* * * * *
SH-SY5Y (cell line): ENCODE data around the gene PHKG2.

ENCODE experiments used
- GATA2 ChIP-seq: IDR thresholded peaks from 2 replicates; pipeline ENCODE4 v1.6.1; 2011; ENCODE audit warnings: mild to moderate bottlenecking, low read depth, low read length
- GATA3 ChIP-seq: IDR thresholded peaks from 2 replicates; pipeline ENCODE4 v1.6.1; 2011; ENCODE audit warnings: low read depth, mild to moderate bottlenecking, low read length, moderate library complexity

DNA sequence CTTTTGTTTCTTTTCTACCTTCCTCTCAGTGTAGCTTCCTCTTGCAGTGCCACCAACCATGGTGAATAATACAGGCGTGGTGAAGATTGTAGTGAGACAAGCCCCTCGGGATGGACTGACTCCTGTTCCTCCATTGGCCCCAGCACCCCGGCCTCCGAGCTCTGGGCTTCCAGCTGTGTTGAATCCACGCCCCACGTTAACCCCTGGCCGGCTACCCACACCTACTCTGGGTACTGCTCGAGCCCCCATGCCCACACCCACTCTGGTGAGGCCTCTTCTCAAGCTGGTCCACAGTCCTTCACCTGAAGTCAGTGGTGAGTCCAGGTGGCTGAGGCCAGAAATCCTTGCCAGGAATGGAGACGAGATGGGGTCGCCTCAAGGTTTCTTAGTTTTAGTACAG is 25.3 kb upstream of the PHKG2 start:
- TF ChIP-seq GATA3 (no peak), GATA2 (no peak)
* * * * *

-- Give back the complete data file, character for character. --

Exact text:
SH-SY5Y (cell line): ENCODE data around the gene PHKG2.

ENCODE experiments used
- GATA2 ChIP-seq: IDR thresholded peaks from 2 replicates; pipeline ENCODE4 v1.6.1; 2011; ENCODE audit warnings: mild to moderate bottlenecking, low read depth, low read length
- GATA3 ChIP-seq: IDR thresholded peaks from 2 replicates; pipeline ENCODE4 v1.6.1; 2011; ENCODE audit warnings: low read depth, mild to moderate bottlenecking, low read length, moderate library complexity

DNA sequence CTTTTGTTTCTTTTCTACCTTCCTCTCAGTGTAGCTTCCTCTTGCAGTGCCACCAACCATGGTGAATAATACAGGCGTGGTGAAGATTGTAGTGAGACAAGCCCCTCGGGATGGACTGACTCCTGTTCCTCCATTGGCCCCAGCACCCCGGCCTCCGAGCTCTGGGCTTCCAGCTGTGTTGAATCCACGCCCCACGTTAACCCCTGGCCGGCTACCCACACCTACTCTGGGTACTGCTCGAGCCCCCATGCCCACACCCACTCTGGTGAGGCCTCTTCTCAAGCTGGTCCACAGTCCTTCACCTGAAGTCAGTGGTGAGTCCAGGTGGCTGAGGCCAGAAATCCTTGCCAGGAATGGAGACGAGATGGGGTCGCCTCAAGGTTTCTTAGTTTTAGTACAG is 25.3 kb upstream of the PHKG2 start:
- TF ChIP-seq GATA3 (no peak), GATA2 (no peak)